According to Swedish law all farms need to give their cows the opportunity to be out on pasture during three months in this area of Sweden (Northern Sweden two months and the southern parts four months due to the differing climates). The cows are also obliged to have at least 50% of the daily DMI from pasture during the grazing season to fulfill the demands for an organic certification. At Folsberga farm the cows are provided with water and some extra feed inside, to encourage the cows to go inside to become milked.


The cows are regularly checked for heat and as Susanne has been working as an animal technician she is able to inseminate the cows herself. The breeding strategy is worked out by a breeding advisor based on results from the national cow recording scheme. In general Anders and Inger looks for nice cows that are easy to handle.

Calves and heifers

The calves are raised in pens in one of the older buildings. According to the organic certification restrictions the calves have to stay with their mother during the colostrum period and after one week they also need to be group housed in pens. Furthermore, the calves should be fed whole milk for at least 12 weeks. Folsberga sells most of their bull calves to other farmers, who raise them for slaughter. Sometimes they keep a few bull calves as steers and sell raised animals to a local meat retailer. When expanding the dairy herd, Anders and Inger raised most of the replacement heifers themselves but have also bought some organic certified animals from a neighboring farm. Their recruitment level is approximately 30 %.


When the new loose housing barn was built, cow comfort was a high priority. Mattresses are installed in all cubicles. The alley where cows stand to eat consists of open walkways of concrete covered by a rubber mat. The other alleys are kept with bare concrete for the claws to wear a bit so that claw trimming will only be necessary about twice a year. An automatic cow brush is also installed to keep the cows clean and the cows also seem to like it a lot. The barn is isolated to keep free from frost and is naturally ventilated to maintain a cool climate with fresh air for the cows. To ensure dry and clean stalls the manure is removed from the alleys by automated hydraulic scrapers and ends up in a lagoon underneath the floor. From there, it flows to a pump pit where it pumped further to a top loaded concrete manure pit.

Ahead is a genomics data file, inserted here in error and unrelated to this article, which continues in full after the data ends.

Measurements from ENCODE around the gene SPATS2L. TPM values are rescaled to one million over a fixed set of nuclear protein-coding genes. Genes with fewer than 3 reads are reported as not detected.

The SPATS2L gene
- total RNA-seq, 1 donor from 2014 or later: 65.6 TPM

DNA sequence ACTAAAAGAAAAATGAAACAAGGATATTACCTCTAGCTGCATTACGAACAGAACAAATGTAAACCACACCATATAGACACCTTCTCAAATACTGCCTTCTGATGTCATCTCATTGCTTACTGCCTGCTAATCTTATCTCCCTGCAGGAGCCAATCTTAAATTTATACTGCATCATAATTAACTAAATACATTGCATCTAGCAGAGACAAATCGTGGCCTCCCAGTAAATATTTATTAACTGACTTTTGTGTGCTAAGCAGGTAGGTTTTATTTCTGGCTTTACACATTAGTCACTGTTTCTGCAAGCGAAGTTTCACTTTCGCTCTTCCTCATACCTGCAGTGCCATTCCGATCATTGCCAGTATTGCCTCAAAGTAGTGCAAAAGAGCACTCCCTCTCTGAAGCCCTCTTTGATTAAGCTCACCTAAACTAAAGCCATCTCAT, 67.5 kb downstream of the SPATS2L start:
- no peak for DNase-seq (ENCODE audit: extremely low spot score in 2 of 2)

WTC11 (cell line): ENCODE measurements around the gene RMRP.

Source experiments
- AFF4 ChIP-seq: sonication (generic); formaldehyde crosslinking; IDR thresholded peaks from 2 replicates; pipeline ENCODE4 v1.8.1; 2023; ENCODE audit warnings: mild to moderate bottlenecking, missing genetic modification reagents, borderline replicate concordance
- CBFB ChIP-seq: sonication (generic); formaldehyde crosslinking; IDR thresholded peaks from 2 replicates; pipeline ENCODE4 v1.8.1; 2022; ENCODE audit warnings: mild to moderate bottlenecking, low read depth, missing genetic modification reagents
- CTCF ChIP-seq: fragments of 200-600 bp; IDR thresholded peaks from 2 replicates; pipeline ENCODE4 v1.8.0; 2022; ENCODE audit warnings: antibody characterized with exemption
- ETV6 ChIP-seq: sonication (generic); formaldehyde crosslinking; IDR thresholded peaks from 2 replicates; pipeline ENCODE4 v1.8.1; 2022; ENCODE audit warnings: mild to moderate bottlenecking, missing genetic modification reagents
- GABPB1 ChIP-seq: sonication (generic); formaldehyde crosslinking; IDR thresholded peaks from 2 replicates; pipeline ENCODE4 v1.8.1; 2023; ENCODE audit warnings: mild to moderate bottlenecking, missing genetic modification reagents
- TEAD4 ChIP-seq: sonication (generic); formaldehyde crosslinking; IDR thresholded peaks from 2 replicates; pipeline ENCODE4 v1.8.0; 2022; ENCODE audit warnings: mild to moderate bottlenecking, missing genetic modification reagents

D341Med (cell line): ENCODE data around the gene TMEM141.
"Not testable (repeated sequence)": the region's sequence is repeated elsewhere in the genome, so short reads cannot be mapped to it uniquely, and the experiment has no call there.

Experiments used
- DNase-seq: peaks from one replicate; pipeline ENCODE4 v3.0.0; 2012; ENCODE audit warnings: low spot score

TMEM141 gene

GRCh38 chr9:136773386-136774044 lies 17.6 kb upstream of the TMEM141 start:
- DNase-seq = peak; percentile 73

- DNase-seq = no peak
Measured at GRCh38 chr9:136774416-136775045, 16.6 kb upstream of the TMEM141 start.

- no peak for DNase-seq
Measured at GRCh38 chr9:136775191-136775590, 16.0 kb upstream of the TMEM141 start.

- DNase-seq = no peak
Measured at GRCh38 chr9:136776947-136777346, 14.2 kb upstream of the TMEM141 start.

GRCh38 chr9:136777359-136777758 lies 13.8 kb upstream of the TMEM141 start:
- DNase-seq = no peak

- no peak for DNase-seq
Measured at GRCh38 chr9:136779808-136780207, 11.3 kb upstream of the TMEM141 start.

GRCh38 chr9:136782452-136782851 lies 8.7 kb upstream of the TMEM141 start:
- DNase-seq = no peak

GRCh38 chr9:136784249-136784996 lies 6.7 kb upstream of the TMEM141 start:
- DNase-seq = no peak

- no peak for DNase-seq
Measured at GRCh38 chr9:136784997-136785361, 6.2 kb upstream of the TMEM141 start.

When the new barn was built in 2009, another future expansion was also planned. Hence the site selection and the design of the barn is accustomed to expanding the herd in the future but there is no time schedule for this at the moment. As for Anders and Inger, they will gradually retire and Susanne and Tore will take over and run the business on their own.

*KRAV is an incorporated association with 27 members at present. They represent farmers, processors, trade and also consumer, environmental and animal welfare interests (, 2010). KRAV has adapted the standards to IFOAM Basic Standards. The KRAV standards also fulfil the EU standards for organic production in the regulations (EC) No 834/2007, (EC) No 889/2008 and (EC) No 967/2008. However, in some cases the KRAV standards are stricter than the EU standards.Source: KRAV

Farm facts

Location: Enköping, Sweden

Owners: Anders and Inger Larsson and their daughter Susanne

No of dairy cows: 62 at the moment, but aiming for 75

Breed of cows: Swedish Red

Milking system: Automatic milking system (VMS)

No of milkings per day: 2,9

Average yield/cow/year: 9200 kg ECM

4,2 % of fat and 3,3 % protein

SCC:109.000 cells/ml

Bacteria count: 8000 cfu/ml

Dairy industry in Sweden (2009)

Milk producers: 5 883

Dairy cows: 356 800

Total milk production: 2 925 800 tonnes of which 228 100 tonnes is organic milk

Production kg milk/cow and year: 8 321

Average number of cows per herd: 58

Source: Swedish Dairy Association

Interview made in June 2010